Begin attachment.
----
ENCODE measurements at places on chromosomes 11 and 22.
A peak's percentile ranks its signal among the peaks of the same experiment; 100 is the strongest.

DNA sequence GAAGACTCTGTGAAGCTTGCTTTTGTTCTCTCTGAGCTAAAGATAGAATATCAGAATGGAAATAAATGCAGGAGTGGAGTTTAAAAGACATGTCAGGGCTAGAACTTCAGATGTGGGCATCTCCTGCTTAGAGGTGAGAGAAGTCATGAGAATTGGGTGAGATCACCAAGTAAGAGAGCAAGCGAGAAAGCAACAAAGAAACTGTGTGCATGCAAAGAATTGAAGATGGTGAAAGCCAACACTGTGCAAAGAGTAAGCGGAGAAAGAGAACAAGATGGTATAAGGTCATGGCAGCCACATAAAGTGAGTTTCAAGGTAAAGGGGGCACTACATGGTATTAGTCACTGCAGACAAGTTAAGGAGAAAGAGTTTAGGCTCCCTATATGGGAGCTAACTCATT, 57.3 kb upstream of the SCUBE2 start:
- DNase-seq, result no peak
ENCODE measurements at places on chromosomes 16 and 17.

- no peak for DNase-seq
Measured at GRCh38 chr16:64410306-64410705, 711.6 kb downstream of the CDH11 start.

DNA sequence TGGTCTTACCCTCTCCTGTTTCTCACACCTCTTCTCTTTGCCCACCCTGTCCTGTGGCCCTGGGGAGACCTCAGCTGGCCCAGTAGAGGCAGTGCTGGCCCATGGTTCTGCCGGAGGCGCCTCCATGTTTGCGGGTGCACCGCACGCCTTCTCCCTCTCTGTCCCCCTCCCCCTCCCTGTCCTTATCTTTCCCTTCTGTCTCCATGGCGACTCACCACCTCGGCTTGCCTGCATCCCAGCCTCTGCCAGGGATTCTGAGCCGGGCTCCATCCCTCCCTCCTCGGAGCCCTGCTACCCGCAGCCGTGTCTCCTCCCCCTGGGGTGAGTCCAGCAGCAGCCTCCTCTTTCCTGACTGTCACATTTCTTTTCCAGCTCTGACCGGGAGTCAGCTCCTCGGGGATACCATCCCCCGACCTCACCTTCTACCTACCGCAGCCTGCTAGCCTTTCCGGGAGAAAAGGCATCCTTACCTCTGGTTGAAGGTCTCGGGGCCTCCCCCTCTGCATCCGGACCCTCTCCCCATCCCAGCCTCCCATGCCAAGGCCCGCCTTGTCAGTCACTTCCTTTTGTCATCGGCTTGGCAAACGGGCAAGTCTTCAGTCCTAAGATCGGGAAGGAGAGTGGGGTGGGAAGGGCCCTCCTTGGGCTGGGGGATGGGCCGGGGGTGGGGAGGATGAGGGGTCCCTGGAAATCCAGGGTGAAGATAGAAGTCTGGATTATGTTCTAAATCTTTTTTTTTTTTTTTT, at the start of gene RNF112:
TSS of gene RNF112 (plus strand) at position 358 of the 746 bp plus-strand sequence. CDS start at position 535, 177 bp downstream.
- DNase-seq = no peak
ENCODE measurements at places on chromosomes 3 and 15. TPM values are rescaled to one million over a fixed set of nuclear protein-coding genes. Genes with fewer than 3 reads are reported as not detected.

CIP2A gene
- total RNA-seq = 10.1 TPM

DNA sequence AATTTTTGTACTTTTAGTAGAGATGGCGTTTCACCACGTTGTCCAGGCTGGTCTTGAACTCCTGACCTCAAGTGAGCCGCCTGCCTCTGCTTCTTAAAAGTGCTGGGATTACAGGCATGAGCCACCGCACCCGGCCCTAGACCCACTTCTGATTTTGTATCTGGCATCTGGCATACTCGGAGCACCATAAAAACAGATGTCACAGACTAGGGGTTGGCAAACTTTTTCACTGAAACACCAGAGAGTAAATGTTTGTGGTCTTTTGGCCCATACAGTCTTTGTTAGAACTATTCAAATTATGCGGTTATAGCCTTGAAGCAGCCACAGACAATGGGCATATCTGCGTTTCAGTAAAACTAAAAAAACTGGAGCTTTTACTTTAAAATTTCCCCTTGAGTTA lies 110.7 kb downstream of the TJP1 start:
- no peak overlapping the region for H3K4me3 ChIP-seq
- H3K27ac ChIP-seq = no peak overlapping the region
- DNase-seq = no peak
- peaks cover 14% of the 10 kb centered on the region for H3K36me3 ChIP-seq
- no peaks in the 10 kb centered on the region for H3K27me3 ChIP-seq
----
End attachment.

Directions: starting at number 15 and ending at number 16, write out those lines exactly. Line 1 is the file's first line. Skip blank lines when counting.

- no peak overlapping the region for H3K4me3 ChIP-seq
- H3K27ac ChIP-seq = no peak overlapping the region